High gas prices curb driving habits — and Obama’s approval rating


A woman returns to her car after filling up at a gas station March 9. (Gregory Bull/AP)
April 25, 2011

Soaring gasoline prices are biting into household incomes and nibbling at Americans’ fuel consumption — and support for President Obama, according to a Washington Post-ABC News poll.

About six in 10 respondents said they had cut back on driving because of rising fuel prices, and seven in 10 said that high pump prices are causing financial hardship.

Obama, like previous presidents in times of high oil prices, is taking a hit. Only 39 percent of those who call gas prices a “serious financial hardship” approve of the way he is doing his job, and 33 percent of them say he’s doing a good job on the economy.

The Energy Information Administration said Monday that gas prices climbed last week to $3.88 a gallon, up 81 cents since the start of the year. That is the highest pump price since August 2008, before the financial meltdown.

Evidence of motorists’ hardships is littering the roads. AAA says the number of motorists running out of gas has been surging. John Townsend, a spokesman for the automobile association, said that cash-strapped members “are pushing the envelope” and that emergency gas deliveries to stranded members jumped nationwide, including by 40 percent in the District.

That sort of hardship could slow Obama’s reelection campaign. The Post-ABC poll shows that 60 percent of independents who say they’ve been hit hard by surging gas prices also say they definitely won’t support Obama in his bid for reelection.

In a hypothetical matchup with former Massachusetts governor Mitt Romney, the top GOP performer in the Post-ABC poll, Romney wins by 24 points among the independents who have taken a severe financial hit because of gas prices, and the president is up 7 percentage points among other independents.

At a fundraiser in Southern California last week, where pump prices are the highest in the country, Obama acknowledged the political peril of high gas prices. He said, “My poll numbers go up and down depending on the latest crisis, and right now gas prices are weighing heavily on people.”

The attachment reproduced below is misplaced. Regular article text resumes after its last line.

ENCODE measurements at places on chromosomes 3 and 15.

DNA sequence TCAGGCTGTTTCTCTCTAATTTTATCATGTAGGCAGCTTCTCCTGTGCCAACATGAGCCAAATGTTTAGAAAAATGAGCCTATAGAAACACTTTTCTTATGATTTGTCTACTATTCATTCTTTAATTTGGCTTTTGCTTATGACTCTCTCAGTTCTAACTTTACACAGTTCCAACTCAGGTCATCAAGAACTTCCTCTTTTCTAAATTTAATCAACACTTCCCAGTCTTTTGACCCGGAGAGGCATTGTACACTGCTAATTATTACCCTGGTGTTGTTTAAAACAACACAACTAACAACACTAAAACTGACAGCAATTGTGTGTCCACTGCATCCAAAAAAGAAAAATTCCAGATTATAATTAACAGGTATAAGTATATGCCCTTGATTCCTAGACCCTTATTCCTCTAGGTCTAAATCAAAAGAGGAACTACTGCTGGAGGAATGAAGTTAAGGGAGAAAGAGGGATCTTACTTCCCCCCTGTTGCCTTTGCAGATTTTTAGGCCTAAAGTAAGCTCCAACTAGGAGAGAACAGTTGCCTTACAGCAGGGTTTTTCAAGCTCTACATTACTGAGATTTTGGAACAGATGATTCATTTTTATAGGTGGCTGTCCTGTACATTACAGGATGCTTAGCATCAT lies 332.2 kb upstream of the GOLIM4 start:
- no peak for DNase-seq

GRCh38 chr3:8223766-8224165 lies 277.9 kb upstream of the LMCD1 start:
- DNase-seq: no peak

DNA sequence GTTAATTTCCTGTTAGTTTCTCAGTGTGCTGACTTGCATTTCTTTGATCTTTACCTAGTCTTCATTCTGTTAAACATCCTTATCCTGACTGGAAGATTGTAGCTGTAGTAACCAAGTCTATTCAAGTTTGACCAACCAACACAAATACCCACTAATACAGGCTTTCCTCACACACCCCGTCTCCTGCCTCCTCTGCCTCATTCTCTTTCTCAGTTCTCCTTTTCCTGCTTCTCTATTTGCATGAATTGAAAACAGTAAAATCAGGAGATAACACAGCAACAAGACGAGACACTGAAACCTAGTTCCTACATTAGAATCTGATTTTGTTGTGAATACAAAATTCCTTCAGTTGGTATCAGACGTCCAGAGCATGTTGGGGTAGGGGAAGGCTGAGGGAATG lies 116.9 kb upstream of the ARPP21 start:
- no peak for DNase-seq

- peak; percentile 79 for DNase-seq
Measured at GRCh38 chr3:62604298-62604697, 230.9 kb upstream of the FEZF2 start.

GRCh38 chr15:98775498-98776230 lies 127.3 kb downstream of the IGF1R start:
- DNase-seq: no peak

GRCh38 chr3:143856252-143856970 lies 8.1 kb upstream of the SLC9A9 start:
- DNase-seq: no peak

He tried to show that he feels motorists’ pain. “I admit, Secret Service doesn’t let me fill up the pump anymore,” he said. “But it hasn’t been that long since I did.”

The poll also shows the stubborn nature of gasoline consumption and the difficulty of weaning the country off its dependence on imported oil. About a quarter of all Americans say they would not alter their driving habits until prices, which are about $1 a gallon higher than a year ago, climb an additional $1.10 or to more than $5.

Although gasoline prices are just a quarter of a dollar short of their all-time record of $4.11 for a gallon of regular set in July 2008, the Energy Information Administration forecast this month that gas consumption would average about 9.3 million barrels a day over the peak summer driving season, a 0.5 percent increase over last summer.

“Population growth and a recovering economy contribute to gasoline consumption growth,” the EIA said, adding that high gas prices and better fuel efficiency standards would dampen demand. Consumption of diesel fuel is expected to climb 2.3 percent because of higher industrial output and trade.

“I think the evidence is strong that people are not very price responsive and that there are no magic thresholds where the effect changes suddenly,” said Severin Borenstein, a professor at the University of California Berkeley business school and director of the California Energy Institute.

In 2008 when prices last spiked, motorists carpooled, households drove the more efficient of their cars when a choice was possible, and many people opted for public transportation. But the impact was slight.

Borenstein says the drop in consumption was 3 to 4 percentage points. “That’s a pretty small demand response when the price of gasoline nearly doubles,” he said. Moreover, he said, “this was happening in context of a giant recession, so there were income effects as well.”

Christopher Knittel, a professor of applied economics at the Massachusetts Institute of Technology, said that “consumers are less responsive today than in the past, especially when compared to the 1970s.” With the growth of families with two income earners and other social changes, motorists are less likely to regard their day-to-day driving as discretionary.

But, Knittel said, “if prices continue to be high, they start to change what cars they buy, and manufacturers start to change the cars they offer. So it really depends on the time frame.”

Knittel said that the increase in gasoline prices is partly a result of the recovering economy. “One of the reasons gas prices are high is that we are coming out of the recession,” he said. “So it’s sort of bittersweet. The economy is getting strong, but it’s hurting our pocketbook.”

That could circle around and undercut the recovery. Peter Morici, a professor at the University of Maryland’s business school, estimates that the spike in gas prices since September translates into a 5 percent cut in discretionary income and that Americans “will be eating fewer restaurant meals, wearing fewer new clothes, curtailing summer vacation plans, and postponing furniture purchases and home improvements.”

In the Post-ABC poll, 12 percent of people who consider gas prices a financial hardship said they had slashed spending elsewhere.

The telephone poll was conducted April 14 to 17 among a random national sample of 1,001 adults. The margin of sampling error is 3.5 percentage points.

Polling manager Peyton Craighill contributed to this report.

Steven Mufson covers energy and other financial news.
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